Cognition is embodied in physical activity interacting within contextual situations, constructing knowledge instead of traditional encoding, remembering and recalling. Learning incorporates cerebral with bodily, negotiating meaning through social activity externalizing thinking as behavior. Reciprocal interaction between mind and environment offers differing perspectives, for example interpreting 3D space using bodies as data points. Our brains map objects to representations, where mental reasoning depends on factors like economic status, ethnicity, family support, teacher quality and school preparation (Winn, 2003). Biological adaptation transforms pictures into associative networks dynamically interacting sensory inputs. Bodily engagement like thought-gesture coproduction grounds perception and action with physical environment (Núñez, 2012), where experience develops structure towards higher level conceptual systems. Reality environment can differ from known umwelt (Winn, 2003) based on individual background, where multiple ways of knowing removes fixed objective standards to assess knowledge. Thinking is embodied and situated, testing hypotheses and explanations, where science uses methodical experimentation collecting empirical data to avoid reductionism. Science operationalizes cognitive mechanisms, using speech, gesture, eye and thought synchronization to make introspections of observations.
Technology reduces physical limits enabling metaphorical representations out of reach from direct experience, instrumenting tools to observe phenomena and make inferences. Explanations are limited by natural environment viewing from particular time space scales. Metaphors however risk misinterpretation or incomplete understanding, for example distorting time whose simplification results in misconception (Winn, 2003). Complete attention to immersion may produce flow as total engagement and enjoyment losing track of time, while reduced presence caused by distraction or discomfort impedes learning. Aleahmad and Slotta (2002) used handheld technologies with browser-based learning environments to scaffold data collection and reflection activities. WISE Inquiry maps coordinated activities, embedding pop-up notes or hints. Convenient portable data creation makes content dynamic with syncing, where beaming checklists have ‘cool’ factor maximizing take-home learning through social networks. Learners select criteria for wider audiences, evaluating sources when synthesizing observations.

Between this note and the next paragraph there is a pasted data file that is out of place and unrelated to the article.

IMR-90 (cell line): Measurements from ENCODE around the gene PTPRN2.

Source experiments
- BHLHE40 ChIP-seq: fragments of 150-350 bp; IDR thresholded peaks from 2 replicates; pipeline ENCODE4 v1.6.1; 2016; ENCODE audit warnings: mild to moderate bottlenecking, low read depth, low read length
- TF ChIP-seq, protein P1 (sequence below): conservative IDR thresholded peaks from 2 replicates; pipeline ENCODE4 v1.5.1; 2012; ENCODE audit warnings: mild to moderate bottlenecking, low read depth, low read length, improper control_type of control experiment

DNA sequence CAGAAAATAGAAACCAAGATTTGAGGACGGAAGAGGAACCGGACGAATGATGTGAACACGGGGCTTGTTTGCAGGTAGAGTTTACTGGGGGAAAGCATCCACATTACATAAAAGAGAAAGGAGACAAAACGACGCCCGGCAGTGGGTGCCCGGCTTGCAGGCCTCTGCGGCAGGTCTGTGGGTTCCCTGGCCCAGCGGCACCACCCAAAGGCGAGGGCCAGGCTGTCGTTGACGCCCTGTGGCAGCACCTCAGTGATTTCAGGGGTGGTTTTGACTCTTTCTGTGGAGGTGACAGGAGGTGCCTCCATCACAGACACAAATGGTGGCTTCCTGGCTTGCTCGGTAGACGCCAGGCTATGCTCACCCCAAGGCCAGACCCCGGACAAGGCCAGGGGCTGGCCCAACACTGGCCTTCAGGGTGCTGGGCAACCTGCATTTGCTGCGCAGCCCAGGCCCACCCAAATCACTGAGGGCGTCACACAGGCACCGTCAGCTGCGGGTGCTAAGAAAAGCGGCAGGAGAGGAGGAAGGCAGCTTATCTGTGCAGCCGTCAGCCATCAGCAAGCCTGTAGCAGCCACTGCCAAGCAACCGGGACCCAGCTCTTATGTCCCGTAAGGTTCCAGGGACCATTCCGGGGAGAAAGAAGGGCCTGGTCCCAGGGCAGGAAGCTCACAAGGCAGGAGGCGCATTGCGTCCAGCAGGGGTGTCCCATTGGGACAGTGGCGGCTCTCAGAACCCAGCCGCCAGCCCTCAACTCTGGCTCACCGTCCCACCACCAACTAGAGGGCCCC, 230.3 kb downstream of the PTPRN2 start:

During teacher education, a particular lesson involved volunteers lining up holding papers containing numbers and a decimal point. As students reorganized themselves along the line, they embodied significant figures in Chemistry. However the extent of learning content between observers and participants may vary, having difficulty translating activity back into traditional media. Educators persuade students to challenge uncertainty with difficulty embedded in constructive activity towards intuitive explanations. Optimal challenge elicits curiosity to adapt embodied interactions to affect deeply-rooted belief and genetic predisposition to change. Instruction proves effective only when employed at appropriate levels of granularity. Embeddedness employs interdependence between cognition and environment, dynamically interacting to regularly process learning.